Flexing your flexitarian muscles

September 7, 2017 - 9:47am

Worldwide, vegetarians overwhelmingly outnumber meat-eaters! According to a study in the American Journal of Clinical Nutrition, around 4 billion folks eat a mostly plant-based diet; 2 billion are mostly meat-eaters. But in America, only around 4.7 million folks are complete vegetarians, according to the Vegetarian Resource Group. Another 1.6 million or more are vegans who never eat any animal-related products.

However, 22 million of your friends and neighbors are flexitarians; that is, they eat meat, fish and/or poultry occasionally, but their diet is plant-centered.

So, if YOU don’t want to give up all animal products (salmon, skinless poultry, low-fat dairy), well, they’re a group who can teach you a thing or two about maximizing your health and satisfying your occasional desire to enjoy animal protein.

What’s wrong with eating meat?

If you’re talking about red meat (beef, veal, pork, lamb, mutton and goat) or processed meats (salted, cured, fermented, smoked or otherwise processed to enhance flavor and act as a preservative), plenty. Not only are they loaded
with heart-clogging, brain-dimming, wrinkle-inducing, sex-life-stalling, inflammation-promoting saturated fat, they are, according to the World Health Organization, linked to cancer.

WHO classifies red meat as probably linked to cancer and processed meats as definitely linked to colorectal cancer — and studies show the incidence in the U.S. among Caucasians under age 50 is rising significantly. In addition,
processed meats have been linked to everything from high blood pressure, coronary heart disease, diabetes and stroke to worsening of COPD.

Are You Typical?
Unfortunately, the typical American is what we might call an anti-vegetarian. They’ve never met a vegetable ... Well, that’s it; they’ve never met a vegetable — or a fruit.

From ages 14 to 70, 80 to 90 percent of guys are not getting the recommended intake of fruit. For women the same ages, 70 to 80 percent are also missing out on the benefits, including gastrointestinal health and weight control. The stats on veggie consumption are just as bad: Men and women ages 50 to 71 eat more veggies than other age groups, but 78 and 68 percent of them respectively still miss out on the minimum daily recommended intake. And many age groups in this country come perilously close to having 100 percent of their population miss the recommended levels of intake. Yikes!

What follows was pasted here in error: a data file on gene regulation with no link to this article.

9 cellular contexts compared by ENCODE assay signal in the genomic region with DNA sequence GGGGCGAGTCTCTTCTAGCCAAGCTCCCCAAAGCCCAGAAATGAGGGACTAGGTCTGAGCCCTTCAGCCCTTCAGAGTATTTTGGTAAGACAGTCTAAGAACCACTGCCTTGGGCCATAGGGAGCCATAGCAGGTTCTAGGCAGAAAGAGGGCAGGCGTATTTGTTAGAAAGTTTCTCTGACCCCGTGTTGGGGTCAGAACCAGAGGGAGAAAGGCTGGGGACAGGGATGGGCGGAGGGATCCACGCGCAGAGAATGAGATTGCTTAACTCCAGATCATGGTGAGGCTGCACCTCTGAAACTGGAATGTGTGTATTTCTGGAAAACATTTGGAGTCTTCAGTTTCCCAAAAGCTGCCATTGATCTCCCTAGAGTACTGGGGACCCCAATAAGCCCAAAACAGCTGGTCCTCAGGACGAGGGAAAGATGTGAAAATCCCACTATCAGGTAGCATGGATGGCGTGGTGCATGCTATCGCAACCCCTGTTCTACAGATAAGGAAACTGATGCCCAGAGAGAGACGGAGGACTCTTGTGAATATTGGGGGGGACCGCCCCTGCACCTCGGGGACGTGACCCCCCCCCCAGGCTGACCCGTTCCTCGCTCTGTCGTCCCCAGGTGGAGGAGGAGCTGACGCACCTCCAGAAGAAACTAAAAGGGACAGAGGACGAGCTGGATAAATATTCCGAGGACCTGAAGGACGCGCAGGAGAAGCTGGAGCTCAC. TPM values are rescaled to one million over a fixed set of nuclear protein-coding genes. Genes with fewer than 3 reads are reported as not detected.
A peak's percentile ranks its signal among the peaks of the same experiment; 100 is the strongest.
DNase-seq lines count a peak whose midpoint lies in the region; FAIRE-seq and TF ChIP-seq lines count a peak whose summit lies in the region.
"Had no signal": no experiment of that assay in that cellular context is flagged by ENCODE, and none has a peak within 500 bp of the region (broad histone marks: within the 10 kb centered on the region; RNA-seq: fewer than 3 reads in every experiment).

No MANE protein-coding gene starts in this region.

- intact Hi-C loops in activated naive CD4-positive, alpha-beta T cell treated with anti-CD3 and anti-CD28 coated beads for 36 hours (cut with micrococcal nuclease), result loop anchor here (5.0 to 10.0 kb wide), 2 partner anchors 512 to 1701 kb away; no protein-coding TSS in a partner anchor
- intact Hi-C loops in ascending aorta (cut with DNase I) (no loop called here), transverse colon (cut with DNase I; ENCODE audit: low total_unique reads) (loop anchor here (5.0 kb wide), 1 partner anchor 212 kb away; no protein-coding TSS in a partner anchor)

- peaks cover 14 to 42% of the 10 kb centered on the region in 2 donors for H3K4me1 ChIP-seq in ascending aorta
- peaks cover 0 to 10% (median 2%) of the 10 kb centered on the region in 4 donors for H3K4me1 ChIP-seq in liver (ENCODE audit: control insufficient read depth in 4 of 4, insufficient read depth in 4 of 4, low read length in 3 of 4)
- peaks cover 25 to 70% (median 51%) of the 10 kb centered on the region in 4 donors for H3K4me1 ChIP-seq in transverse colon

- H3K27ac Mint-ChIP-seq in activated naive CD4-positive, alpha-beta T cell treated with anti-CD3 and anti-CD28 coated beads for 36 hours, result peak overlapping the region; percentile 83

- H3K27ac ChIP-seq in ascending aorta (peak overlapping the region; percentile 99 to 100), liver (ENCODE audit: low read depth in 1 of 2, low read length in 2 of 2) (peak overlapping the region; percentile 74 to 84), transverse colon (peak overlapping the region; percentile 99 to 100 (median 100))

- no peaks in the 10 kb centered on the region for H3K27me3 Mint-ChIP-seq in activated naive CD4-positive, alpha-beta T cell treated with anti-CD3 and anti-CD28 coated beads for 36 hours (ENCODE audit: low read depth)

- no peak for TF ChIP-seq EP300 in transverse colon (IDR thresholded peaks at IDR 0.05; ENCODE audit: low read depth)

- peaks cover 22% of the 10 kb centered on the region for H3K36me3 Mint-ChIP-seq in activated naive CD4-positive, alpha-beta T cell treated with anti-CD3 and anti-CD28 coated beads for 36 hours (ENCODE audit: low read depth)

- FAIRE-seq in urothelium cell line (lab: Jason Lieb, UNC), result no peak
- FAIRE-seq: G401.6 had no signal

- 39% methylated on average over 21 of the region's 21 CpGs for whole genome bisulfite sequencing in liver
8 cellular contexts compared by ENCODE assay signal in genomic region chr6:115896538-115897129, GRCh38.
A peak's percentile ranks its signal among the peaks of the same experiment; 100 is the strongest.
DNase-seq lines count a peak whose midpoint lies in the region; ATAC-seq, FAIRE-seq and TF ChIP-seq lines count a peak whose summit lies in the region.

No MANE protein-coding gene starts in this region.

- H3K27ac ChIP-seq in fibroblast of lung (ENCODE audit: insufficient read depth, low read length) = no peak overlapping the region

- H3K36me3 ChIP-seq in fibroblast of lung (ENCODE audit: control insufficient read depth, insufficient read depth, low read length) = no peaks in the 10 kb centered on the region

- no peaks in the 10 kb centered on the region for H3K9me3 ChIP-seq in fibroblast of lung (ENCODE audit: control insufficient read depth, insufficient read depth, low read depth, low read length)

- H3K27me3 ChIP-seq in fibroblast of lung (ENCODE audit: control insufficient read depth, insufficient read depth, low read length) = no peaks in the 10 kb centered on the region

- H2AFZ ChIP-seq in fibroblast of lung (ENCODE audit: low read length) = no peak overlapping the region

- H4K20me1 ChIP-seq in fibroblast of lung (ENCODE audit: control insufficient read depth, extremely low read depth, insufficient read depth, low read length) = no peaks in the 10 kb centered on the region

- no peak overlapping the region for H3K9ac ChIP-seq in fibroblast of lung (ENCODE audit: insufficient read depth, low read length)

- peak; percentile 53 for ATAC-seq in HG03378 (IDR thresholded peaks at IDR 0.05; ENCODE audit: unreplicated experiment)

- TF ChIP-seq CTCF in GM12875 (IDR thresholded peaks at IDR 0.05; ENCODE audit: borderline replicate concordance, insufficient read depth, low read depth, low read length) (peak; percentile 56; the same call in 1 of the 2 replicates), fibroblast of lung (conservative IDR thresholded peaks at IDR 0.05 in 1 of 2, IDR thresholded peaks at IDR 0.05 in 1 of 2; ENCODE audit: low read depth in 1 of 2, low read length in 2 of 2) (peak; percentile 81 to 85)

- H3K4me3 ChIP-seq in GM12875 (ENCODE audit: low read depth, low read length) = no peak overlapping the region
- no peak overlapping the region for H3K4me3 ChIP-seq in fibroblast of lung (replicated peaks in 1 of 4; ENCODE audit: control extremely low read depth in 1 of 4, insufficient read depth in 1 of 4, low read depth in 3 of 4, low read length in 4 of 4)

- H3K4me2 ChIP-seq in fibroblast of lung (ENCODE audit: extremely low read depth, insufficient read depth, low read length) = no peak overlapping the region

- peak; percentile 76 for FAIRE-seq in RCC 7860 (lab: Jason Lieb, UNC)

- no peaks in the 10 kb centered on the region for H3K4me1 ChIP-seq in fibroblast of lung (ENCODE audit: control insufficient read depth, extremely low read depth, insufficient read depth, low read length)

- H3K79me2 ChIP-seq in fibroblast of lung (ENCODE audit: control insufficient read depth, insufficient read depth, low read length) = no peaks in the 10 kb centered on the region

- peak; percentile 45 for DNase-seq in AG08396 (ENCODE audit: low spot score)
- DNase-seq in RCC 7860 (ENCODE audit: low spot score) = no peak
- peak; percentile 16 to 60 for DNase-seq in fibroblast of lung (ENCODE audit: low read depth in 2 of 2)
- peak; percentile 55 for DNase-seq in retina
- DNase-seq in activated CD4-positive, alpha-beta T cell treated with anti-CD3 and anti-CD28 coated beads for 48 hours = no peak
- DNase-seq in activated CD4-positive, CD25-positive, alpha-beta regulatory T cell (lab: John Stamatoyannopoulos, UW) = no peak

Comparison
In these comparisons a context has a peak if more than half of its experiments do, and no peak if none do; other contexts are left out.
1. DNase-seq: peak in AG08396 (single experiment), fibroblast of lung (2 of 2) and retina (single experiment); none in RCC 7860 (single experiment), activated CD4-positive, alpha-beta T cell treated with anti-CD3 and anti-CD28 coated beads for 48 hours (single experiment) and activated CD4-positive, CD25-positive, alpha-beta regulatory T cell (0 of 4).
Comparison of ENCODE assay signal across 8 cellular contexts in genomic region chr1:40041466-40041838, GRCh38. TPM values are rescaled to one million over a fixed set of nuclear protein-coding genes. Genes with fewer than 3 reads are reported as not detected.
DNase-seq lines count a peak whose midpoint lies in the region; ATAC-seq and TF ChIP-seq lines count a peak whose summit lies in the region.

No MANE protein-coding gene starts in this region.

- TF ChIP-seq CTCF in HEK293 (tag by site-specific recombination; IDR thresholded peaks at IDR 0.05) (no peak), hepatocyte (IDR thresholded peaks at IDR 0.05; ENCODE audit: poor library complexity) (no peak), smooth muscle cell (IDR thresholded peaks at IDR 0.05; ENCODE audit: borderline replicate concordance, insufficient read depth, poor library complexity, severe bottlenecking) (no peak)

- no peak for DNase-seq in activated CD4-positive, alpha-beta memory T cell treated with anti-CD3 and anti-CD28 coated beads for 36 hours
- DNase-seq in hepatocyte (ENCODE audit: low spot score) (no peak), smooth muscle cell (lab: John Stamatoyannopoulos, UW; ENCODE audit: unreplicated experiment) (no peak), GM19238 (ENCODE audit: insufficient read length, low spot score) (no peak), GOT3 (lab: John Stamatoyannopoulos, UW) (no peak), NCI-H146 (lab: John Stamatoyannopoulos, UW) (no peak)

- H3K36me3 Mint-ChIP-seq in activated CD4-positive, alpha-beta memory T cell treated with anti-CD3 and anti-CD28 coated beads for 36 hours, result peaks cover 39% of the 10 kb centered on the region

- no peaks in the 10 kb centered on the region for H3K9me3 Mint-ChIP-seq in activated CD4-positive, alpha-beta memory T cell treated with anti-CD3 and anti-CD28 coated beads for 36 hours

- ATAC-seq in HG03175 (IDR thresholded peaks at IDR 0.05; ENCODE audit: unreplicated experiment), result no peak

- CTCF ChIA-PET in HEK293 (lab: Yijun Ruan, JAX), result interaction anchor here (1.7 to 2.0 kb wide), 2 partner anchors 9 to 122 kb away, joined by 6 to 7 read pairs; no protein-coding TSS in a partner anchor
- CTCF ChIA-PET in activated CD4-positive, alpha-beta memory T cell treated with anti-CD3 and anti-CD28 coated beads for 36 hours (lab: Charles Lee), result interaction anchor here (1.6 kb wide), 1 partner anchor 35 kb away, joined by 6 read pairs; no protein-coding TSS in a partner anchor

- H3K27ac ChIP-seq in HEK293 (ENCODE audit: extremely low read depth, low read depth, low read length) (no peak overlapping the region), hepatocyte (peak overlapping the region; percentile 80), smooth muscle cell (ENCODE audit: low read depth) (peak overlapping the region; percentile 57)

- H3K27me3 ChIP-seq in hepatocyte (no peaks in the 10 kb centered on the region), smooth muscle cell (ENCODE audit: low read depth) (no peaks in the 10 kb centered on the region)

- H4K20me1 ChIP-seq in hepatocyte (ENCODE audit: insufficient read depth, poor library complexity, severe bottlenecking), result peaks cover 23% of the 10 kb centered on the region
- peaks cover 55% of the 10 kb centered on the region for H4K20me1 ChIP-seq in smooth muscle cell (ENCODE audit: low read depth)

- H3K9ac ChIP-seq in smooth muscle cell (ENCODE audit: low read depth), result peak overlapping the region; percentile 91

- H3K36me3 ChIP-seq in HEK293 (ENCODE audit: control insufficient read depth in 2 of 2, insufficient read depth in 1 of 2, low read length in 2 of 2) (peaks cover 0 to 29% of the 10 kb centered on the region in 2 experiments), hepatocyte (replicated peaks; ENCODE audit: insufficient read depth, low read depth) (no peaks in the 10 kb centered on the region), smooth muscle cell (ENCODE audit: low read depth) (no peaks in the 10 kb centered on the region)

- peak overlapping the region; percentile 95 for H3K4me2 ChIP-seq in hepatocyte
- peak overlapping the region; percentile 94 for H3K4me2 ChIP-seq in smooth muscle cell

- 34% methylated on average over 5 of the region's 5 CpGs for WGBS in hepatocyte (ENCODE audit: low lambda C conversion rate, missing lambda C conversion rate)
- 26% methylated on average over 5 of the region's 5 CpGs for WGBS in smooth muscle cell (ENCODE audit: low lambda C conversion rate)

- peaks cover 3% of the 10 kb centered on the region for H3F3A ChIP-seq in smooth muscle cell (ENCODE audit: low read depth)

Flex Those Flexitarian Muscles!
If you’re interested in trying out a lessanimal-based diet, there’s lots of help around. The Monday Campaigns’ Meatless Monday (meatlessmonday.org) suggests declaring one day a week meatfree, and offers free, downloadable meatless

And we have a great five-step plan to get you started!
1. Turn fish and skinless poultry into side dishes, not the main course. Limit your serving size to 3-6 ounces per meal.

2. Adopt smart plate geometry when eating animal protein: Make half of your plate veggies and fruits, a quarter of your plate 100 percent whole grains, and a quarter of it animal-based proteins.
3. Always get between 5 and 9 servings of fresh veggies and fruit daily. One serving of fresh fruit equals 1 apple or 1 cup of cut-up fresh fruit; a serving of 100 percent whole grain equals 1/2 cup cooked brown rice, whole-wheat pasta or cooked oatmeal, 1 ounce dry pasta or brown rice; a serving of veggies equals 1 cup raw vegetable or 2 cups leafy salad greens.
4. Explore the world of vegetable and mainly vegetable entrees your family will love. Check out the Cleveland Clinic’s online treasure trove (the Heart Healthy Recipe Center). Some great main course salad choices: Bean and Artichoke Salad, Cold Asian Salad with Salmon, Quinoa and Apple Salad with Almonds and Mint, Tuna and Avocado Cobb Salad!
5. For end-of-summer fun: Explore the goodness of grilled tofu (marinated of course), corn, root veggies, even romaine lettuce! Concoct a veggie burger from chickpeas, lentils, shredded zucchini, carrots (blanched), mushrooms, onions
and herbs and spices. Bye, bye beef burger.
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Mehmet Oz, M.D. is host of “The Dr. Oz Show,” and Mike Roizen, M.D. is Chief Wellness Officer and Chair of Wellness Institute at Cleveland Clinic. To live your healthiest, tune into “The Dr. Oz Show” or visit www.sharecare.com.
© 2017 Michael Roizen, M.D. and Mehmet Oz, M.D.Distributed by King Features Syndicate, Inc

This column is sponsored by your local choice for healthy lifestyle products -Nutter's Bulk and Natural Foods
365 36th St. W, Prince Albert, SK
Phone: (306) 922-3835

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